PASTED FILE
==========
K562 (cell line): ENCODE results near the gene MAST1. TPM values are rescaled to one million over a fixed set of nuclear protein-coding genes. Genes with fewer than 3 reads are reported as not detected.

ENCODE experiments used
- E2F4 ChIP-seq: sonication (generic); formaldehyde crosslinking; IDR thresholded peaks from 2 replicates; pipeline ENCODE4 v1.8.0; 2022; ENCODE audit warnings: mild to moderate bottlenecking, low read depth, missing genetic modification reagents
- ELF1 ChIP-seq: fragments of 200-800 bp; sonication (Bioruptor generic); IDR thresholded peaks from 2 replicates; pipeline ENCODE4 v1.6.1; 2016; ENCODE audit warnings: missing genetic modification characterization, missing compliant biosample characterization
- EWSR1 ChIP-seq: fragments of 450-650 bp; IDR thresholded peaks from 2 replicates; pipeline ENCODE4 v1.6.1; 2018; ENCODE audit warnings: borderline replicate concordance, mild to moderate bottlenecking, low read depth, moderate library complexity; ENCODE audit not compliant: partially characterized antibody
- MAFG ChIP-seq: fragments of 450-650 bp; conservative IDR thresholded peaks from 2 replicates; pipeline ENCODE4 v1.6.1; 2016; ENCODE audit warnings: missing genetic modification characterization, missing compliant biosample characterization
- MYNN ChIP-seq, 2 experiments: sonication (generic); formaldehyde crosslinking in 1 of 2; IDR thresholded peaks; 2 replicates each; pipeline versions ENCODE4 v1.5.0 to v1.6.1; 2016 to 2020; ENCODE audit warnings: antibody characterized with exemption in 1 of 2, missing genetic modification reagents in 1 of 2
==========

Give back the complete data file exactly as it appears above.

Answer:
K562 (cell line): ENCODE results near the gene MAST1. TPM values are rescaled to one million over a fixed set of nuclear protein-coding genes. Genes with fewer than 3 reads are reported as not detected.

ENCODE experiments used
- E2F4 ChIP-seq: sonication (generic); formaldehyde crosslinking; IDR thresholded peaks from 2 replicates; pipeline ENCODE4 v1.8.0; 2022; ENCODE audit warnings: mild to moderate bottlenecking, low read depth, missing genetic modification reagents
- ELF1 ChIP-seq: fragments of 200-800 bp; sonication (Bioruptor generic); IDR thresholded peaks from 2 replicates; pipeline ENCODE4 v1.6.1; 2016; ENCODE audit warnings: missing genetic modification characterization, missing compliant biosample characterization
- EWSR1 ChIP-seq: fragments of 450-650 bp; IDR thresholded peaks from 2 replicates; pipeline ENCODE4 v1.6.1; 2018; ENCODE audit warnings: borderline replicate concordance, mild to moderate bottlenecking, low read depth, moderate library complexity; ENCODE audit not compliant: partially characterized antibody
- MAFG ChIP-seq: fragments of 450-650 bp; conservative IDR thresholded peaks from 2 replicates; pipeline ENCODE4 v1.6.1; 2016; ENCODE audit warnings: missing genetic modification characterization, missing compliant biosample characterization
- MYNN ChIP-seq, 2 experiments: sonication (generic); formaldehyde crosslinking in 1 of 2; IDR thresholded peaks; 2 replicates each; pipeline versions ENCODE4 v1.5.0 to v1.6.1; 2016 to 2020; ENCODE audit warnings: antibody characterized with exemption in 1 of 2, missing genetic modification reagents in 1 of 2